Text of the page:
20 November 2009

More dissection

It isn't surprising to me that the most interesting thing I'm doing in medical school right now is dissection. It also isn't terribly surprising that the memorize/regurgitate portion of anatomy takes some of the fun out of it. I try not to let that interfere with my enthusiasm for discovery and recent weeks have been quite interesting.

My dissection table learned a small amount of patient history at the outset of the course. As we progressed through the dissection, I learned she had several surgeries including some procedure which required her chest to be wired back together and that surgeons are not very careful about making sure free ends of wires are flat under the skin. Every time we begin dissection on a new area, we search for clues about what her body experienced and how it recovered or compensated. Although the first year of medical school is focused on normal anatomy/physiology/etc., we've encountered a fair amount of pathology from examining cadavers with 70-80 years of life experience.

The current section is chest and abdomen, but we've only just begun the chest. I held her lungs in my hands and marveled at the size, the structure and complexity of a lung and what it accomplishes. I wondered how hard it was for her to breathe in her last months with a tumor filling much of her right lung. We tried to guess where the tumor near her trachea had grown from and to before we were permitted to dissect that section. I held her heart in my hands and wondered if the tumor pressing down on it caused her pain, if she could feel the weight of her heart failing.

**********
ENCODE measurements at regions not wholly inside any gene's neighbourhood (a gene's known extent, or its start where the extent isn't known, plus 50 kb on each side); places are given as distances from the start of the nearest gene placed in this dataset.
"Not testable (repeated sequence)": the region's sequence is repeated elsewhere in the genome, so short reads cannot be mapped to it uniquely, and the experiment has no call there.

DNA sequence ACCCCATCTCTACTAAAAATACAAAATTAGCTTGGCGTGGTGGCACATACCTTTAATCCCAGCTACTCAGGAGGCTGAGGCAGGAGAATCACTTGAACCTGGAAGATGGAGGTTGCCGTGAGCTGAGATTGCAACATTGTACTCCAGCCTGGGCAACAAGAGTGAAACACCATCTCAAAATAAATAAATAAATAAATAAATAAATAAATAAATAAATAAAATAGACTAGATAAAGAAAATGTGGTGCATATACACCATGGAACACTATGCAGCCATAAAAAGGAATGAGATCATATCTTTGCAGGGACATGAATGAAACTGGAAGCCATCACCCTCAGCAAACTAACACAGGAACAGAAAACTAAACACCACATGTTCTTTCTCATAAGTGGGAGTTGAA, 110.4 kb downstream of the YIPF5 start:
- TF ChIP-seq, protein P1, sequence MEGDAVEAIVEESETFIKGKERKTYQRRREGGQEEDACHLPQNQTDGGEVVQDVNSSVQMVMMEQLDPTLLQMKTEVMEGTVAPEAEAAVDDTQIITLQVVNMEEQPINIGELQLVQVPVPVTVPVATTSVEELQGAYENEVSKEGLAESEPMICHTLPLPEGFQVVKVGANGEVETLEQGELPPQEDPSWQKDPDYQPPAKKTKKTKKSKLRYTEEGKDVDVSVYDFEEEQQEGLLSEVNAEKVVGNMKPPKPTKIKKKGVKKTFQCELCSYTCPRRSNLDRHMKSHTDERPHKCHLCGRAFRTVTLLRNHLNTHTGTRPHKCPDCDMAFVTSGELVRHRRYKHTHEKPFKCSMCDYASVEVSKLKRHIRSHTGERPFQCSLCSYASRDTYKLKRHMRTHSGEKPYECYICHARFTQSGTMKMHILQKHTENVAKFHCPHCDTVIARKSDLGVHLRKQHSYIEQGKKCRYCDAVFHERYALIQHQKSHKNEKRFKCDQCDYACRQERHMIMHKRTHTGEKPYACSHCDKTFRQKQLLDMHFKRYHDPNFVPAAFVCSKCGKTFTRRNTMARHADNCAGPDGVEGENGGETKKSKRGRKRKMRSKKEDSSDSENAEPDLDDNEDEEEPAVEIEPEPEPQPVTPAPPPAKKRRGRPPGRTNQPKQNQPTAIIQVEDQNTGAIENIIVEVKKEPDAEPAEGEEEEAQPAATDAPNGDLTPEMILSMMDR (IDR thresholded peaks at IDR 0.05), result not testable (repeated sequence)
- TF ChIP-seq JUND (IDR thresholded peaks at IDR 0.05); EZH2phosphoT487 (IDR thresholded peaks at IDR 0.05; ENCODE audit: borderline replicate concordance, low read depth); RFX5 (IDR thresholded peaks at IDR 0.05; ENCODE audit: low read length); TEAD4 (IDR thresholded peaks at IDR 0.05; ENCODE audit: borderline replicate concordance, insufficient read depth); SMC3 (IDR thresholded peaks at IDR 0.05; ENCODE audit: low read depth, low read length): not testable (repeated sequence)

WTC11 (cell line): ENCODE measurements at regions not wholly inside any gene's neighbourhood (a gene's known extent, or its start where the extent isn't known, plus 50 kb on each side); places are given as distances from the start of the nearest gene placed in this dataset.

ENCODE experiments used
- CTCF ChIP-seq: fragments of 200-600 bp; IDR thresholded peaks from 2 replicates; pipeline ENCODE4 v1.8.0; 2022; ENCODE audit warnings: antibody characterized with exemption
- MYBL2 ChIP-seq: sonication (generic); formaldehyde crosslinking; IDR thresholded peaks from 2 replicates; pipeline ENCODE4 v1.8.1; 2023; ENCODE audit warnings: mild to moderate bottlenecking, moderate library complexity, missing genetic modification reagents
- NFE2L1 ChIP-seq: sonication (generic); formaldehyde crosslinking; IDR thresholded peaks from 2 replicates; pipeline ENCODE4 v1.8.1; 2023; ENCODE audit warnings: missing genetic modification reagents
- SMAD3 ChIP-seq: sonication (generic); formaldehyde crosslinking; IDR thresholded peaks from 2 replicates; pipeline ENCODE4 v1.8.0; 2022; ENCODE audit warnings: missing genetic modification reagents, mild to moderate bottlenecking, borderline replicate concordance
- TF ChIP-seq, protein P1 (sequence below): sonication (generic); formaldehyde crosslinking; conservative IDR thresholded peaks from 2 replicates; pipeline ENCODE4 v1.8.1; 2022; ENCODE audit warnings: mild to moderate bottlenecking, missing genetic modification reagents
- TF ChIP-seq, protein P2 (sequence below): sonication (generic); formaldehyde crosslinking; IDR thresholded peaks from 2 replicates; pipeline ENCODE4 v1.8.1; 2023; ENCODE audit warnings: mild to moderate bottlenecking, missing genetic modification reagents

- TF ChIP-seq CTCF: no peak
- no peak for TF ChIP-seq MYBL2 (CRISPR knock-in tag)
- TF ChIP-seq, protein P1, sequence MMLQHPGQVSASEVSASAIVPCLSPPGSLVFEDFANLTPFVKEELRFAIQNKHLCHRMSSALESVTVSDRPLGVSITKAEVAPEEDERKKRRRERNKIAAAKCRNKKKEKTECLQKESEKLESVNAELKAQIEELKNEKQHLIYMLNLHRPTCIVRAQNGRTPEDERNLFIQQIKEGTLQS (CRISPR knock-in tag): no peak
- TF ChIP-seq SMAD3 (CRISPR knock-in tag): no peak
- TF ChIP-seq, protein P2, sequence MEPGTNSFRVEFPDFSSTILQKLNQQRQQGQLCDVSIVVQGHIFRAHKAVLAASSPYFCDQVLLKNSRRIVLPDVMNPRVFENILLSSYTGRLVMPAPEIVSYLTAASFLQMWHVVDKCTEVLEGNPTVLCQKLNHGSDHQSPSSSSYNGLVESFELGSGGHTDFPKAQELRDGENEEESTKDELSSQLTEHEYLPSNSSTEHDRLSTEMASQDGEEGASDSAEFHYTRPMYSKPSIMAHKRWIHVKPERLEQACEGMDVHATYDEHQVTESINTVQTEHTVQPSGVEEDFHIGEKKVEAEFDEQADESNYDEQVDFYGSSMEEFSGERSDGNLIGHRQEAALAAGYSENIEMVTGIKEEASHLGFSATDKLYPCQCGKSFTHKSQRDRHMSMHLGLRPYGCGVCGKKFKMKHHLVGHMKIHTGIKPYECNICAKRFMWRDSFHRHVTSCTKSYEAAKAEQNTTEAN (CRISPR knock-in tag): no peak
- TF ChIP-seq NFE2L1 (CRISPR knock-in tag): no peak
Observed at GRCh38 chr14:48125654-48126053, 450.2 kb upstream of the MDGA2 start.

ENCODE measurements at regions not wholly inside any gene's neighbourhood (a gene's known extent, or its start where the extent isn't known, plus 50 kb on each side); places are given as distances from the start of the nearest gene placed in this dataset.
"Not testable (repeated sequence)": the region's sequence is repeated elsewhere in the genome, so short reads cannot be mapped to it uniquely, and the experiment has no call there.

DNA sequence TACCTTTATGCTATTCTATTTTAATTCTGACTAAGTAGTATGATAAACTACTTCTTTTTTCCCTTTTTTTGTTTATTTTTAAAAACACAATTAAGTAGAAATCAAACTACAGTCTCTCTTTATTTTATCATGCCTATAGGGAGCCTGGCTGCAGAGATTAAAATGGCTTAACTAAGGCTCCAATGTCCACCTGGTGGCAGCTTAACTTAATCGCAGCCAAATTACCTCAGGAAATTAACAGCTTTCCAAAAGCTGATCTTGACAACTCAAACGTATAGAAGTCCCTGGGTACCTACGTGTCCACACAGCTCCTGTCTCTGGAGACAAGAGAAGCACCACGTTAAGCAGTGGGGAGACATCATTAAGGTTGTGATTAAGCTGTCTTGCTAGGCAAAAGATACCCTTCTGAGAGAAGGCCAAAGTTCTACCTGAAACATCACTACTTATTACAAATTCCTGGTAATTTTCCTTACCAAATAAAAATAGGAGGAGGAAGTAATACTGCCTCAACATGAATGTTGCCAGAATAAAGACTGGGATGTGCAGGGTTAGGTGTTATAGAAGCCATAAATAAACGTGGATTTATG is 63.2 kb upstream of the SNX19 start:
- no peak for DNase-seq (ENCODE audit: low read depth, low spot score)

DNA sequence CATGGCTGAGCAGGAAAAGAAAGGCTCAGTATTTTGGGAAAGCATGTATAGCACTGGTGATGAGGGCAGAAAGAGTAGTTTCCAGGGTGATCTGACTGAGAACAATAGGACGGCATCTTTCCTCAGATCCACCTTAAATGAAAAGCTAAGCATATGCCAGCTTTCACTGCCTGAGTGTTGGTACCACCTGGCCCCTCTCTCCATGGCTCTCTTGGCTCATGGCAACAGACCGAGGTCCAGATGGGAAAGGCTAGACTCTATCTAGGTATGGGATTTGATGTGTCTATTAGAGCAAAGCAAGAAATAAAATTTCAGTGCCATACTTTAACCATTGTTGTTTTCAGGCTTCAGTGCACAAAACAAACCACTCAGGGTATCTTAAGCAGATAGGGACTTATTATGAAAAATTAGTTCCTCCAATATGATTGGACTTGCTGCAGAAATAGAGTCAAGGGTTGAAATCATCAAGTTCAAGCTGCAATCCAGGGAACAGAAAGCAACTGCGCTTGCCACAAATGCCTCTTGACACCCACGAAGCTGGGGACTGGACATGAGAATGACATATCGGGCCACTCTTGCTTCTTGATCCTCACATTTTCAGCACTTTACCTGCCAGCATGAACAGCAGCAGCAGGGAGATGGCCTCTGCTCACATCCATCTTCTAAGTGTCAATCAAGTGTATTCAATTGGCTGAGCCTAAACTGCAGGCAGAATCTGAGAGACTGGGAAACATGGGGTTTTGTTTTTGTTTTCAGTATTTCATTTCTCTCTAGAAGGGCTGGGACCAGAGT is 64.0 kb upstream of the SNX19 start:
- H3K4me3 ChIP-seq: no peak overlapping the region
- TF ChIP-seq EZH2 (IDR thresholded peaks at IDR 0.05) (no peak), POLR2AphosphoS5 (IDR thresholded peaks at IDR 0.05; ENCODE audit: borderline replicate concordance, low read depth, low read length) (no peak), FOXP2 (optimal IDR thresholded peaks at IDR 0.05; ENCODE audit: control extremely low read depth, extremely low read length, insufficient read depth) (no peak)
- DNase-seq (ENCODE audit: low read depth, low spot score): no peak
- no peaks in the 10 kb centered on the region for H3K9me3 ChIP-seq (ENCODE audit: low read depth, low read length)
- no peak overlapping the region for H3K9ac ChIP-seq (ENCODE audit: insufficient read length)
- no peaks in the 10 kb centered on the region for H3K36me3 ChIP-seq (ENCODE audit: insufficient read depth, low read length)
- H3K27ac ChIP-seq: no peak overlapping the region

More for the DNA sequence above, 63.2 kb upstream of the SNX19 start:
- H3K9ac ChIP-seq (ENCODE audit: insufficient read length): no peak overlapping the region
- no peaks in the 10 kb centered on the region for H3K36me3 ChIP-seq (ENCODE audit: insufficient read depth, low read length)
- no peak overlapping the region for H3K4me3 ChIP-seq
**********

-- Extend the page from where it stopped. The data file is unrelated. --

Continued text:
Interestingly, in conversation with some of the other students, they are questioning themselves because they felt nothing.  One woman said she held the heart in her hand and thought, "Okay, what am I taking out next?"  She is experiencing some self-doubt and questioning, but I think that is an entirely reasonable response.  We've done so much dissection of these bodies that sometimes there really isn't any wonder left in a student by the end of lab.  I don't think my reaction is any better or worse than others and I'm glad some folks are honest enough to share.

1 comment:

Ellie said...

Hey, glad you having some "fun" in med school. I'd think that it was totally normal to completely disassociate yourself from the cadaver as a person. Though I think your reaction is also very honest and caring. It must be weird to "work on" the same person for so long. Nothing binds a group like dead strangers and that lingering smell of formaldehyde. Good luck!